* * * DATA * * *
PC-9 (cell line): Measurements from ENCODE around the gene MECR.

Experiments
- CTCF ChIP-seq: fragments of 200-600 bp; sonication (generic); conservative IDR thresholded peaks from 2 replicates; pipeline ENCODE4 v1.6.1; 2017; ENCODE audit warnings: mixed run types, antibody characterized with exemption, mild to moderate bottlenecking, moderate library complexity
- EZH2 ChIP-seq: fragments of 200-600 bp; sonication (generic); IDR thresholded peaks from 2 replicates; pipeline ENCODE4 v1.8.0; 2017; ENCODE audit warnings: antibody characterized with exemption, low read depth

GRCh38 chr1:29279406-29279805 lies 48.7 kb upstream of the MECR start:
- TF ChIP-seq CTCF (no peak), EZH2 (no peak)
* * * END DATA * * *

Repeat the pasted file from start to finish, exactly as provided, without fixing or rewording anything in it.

PC-9 (cell line): Measurements from ENCODE around the gene MECR.

Experiments
- CTCF ChIP-seq: fragments of 200-600 bp; sonication (generic); conservative IDR thresholded peaks from 2 replicates; pipeline ENCODE4 v1.6.1; 2017; ENCODE audit warnings: mixed run types, antibody characterized with exemption, mild to moderate bottlenecking, moderate library complexity
- EZH2 ChIP-seq: fragments of 200-600 bp; sonication (generic); IDR thresholded peaks from 2 replicates; pipeline ENCODE4 v1.8.0; 2017; ENCODE audit warnings: antibody characterized with exemption, low read depth

GRCh38 chr1:29279406-29279805 lies 48.7 kb upstream of the MECR start:
- TF ChIP-seq CTCF (no peak), EZH2 (no peak)